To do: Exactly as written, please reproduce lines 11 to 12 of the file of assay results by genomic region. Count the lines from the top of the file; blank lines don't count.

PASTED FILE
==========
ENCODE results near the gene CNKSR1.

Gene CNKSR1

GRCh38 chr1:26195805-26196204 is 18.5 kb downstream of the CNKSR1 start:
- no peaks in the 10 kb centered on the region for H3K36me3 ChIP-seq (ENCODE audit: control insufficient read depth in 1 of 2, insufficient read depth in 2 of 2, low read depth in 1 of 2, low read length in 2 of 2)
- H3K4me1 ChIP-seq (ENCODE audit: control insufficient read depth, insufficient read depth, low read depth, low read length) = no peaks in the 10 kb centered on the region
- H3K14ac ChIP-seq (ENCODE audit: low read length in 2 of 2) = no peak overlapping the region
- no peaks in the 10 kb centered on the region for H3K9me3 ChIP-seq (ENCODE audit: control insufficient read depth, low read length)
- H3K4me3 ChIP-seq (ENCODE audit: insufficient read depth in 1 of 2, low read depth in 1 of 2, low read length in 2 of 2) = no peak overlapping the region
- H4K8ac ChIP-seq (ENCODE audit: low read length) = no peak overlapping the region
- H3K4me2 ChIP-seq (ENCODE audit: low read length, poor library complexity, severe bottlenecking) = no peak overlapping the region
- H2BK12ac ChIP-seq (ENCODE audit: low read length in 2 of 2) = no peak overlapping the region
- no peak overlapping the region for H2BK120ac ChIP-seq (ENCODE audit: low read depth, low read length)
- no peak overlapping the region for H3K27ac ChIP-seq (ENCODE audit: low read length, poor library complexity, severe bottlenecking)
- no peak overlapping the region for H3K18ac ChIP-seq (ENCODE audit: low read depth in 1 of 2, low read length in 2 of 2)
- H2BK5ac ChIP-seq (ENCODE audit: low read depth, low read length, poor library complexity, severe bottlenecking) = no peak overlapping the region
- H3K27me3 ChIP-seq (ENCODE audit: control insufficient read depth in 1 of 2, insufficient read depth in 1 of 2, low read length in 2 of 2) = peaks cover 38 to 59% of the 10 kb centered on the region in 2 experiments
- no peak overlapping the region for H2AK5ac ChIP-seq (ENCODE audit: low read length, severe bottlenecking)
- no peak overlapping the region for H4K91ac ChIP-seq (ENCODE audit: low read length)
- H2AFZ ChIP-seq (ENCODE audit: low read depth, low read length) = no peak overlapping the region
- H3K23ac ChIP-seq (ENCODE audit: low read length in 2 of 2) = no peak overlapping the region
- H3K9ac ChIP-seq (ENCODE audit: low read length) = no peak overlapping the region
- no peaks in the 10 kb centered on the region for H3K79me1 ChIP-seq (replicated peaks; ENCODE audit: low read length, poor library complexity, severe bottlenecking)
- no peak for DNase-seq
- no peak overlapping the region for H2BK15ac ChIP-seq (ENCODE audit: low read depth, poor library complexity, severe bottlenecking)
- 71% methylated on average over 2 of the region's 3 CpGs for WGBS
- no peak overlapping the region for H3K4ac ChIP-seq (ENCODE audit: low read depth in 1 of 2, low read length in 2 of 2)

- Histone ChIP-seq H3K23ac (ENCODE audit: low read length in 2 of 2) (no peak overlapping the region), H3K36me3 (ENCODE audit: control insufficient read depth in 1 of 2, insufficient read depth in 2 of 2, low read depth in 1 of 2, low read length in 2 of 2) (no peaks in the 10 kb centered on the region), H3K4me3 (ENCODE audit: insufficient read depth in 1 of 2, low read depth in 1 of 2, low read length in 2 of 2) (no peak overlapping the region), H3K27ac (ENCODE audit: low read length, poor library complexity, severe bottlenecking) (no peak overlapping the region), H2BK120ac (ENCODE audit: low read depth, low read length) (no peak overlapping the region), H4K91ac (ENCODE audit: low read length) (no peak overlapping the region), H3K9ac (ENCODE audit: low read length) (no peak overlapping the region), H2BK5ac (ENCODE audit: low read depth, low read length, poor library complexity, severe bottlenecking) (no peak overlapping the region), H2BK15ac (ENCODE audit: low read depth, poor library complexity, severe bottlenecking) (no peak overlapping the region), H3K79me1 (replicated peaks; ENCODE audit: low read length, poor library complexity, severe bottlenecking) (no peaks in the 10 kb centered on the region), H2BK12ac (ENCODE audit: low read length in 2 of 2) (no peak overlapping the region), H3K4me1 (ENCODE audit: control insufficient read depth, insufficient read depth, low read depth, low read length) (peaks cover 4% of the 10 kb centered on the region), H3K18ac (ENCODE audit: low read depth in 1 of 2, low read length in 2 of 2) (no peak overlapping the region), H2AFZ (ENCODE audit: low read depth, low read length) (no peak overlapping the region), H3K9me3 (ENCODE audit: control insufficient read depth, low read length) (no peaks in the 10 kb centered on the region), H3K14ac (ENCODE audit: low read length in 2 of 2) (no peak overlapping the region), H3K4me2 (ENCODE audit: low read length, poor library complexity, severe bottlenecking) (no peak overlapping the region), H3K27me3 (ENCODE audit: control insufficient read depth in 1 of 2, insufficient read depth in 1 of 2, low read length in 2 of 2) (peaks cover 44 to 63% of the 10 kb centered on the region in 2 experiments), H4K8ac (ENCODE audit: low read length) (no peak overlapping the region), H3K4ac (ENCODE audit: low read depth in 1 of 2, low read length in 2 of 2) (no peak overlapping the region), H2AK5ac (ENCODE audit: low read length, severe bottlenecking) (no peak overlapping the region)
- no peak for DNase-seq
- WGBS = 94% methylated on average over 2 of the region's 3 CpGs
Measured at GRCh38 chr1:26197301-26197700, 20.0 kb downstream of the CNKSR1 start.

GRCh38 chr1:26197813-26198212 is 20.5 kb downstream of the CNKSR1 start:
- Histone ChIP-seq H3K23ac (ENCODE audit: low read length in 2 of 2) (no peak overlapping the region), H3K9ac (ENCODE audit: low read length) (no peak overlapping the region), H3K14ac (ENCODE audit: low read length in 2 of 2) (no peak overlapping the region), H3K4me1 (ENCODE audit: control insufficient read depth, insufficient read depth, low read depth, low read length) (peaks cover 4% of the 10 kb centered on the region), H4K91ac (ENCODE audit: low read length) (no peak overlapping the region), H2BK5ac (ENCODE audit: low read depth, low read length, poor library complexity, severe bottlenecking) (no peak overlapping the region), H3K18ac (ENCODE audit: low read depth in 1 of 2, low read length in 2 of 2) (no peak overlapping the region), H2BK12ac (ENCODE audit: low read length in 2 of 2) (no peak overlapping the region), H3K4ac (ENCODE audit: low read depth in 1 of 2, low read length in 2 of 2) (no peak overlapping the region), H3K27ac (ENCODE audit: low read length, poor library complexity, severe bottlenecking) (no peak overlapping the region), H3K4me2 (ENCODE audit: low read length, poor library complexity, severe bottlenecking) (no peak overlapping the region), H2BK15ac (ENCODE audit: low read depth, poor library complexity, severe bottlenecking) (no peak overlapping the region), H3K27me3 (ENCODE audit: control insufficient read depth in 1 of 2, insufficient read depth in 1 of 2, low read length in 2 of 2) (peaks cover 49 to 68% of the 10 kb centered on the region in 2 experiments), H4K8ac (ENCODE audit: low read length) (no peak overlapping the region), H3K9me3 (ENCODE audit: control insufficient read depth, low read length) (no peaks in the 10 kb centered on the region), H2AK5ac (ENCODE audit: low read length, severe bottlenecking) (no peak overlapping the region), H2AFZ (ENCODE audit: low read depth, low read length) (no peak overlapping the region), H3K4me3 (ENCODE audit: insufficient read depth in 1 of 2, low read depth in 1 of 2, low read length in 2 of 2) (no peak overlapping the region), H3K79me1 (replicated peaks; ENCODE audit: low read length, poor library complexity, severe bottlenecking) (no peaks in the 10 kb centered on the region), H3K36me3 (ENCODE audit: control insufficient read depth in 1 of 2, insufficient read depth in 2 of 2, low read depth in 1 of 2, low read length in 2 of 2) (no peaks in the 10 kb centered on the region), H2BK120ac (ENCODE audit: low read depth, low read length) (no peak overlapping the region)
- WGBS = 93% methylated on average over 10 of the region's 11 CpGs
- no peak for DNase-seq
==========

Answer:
- H2BK12ac ChIP-seq (ENCODE audit: low read length in 2 of 2) = no peak overlapping the region
- no peak overlapping the region for H2BK120ac ChIP-seq (ENCODE audit: low read depth, low read length)